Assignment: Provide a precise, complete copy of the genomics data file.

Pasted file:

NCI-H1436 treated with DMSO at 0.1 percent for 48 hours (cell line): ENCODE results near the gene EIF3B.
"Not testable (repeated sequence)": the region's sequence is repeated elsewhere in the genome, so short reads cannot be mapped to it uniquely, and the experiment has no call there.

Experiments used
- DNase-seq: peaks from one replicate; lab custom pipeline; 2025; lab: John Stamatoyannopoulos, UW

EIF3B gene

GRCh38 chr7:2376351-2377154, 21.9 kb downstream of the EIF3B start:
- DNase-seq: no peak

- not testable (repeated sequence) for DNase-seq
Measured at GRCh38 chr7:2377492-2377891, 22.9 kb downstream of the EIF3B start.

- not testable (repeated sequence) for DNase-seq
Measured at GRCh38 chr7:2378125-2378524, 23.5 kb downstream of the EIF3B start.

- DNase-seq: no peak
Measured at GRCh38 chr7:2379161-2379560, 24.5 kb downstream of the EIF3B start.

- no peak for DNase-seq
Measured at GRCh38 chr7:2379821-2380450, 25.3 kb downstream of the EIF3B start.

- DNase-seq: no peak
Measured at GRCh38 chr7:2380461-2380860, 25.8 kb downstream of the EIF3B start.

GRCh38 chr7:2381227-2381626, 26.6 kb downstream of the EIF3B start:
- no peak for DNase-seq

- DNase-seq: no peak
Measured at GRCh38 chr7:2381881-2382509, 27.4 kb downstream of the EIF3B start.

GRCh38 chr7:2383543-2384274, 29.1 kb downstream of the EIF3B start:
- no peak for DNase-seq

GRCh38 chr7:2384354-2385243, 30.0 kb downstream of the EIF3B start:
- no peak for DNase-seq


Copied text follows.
NCI-H1436 treated with DMSO at 0.1 percent for 48 hours (cell line): ENCODE results near the gene EIF3B.
"Not testable (repeated sequence)": the region's sequence is repeated elsewhere in the genome, so short reads cannot be mapped to it uniquely, and the experiment has no call there.

Experiments used
- DNase-seq: peaks from one replicate; lab custom pipeline; 2025; lab: John Stamatoyannopoulos, UW

EIF3B gene

GRCh38 chr7:2376351-2377154, 21.9 kb downstream of the EIF3B start:
- DNase-seq: no peak

- not testable (repeated sequence) for DNase-seq
Measured at GRCh38 chr7:2377492-2377891, 22.9 kb downstream of the EIF3B start.

- not testable (repeated sequence) for DNase-seq
Measured at GRCh38 chr7:2378125-2378524, 23.5 kb downstream of the EIF3B start.

- DNase-seq: no peak
Measured at GRCh38 chr7:2379161-2379560, 24.5 kb downstream of the EIF3B start.

- no peak for DNase-seq
Measured at GRCh38 chr7:2379821-2380450, 25.3 kb downstream of the EIF3B start.

- DNase-seq: no peak
Measured at GRCh38 chr7:2380461-2380860, 25.8 kb downstream of the EIF3B start.

GRCh38 chr7:2381227-2381626, 26.6 kb downstream of the EIF3B start:
- no peak for DNase-seq

- DNase-seq: no peak
Measured at GRCh38 chr7:2381881-2382509, 27.4 kb downstream of the EIF3B start.

GRCh38 chr7:2383543-2384274, 29.1 kb downstream of the EIF3B start:
- no peak for DNase-seq

GRCh38 chr7:2384354-2385243, 30.0 kb downstream of the EIF3B start:
- no peak for DNase-seq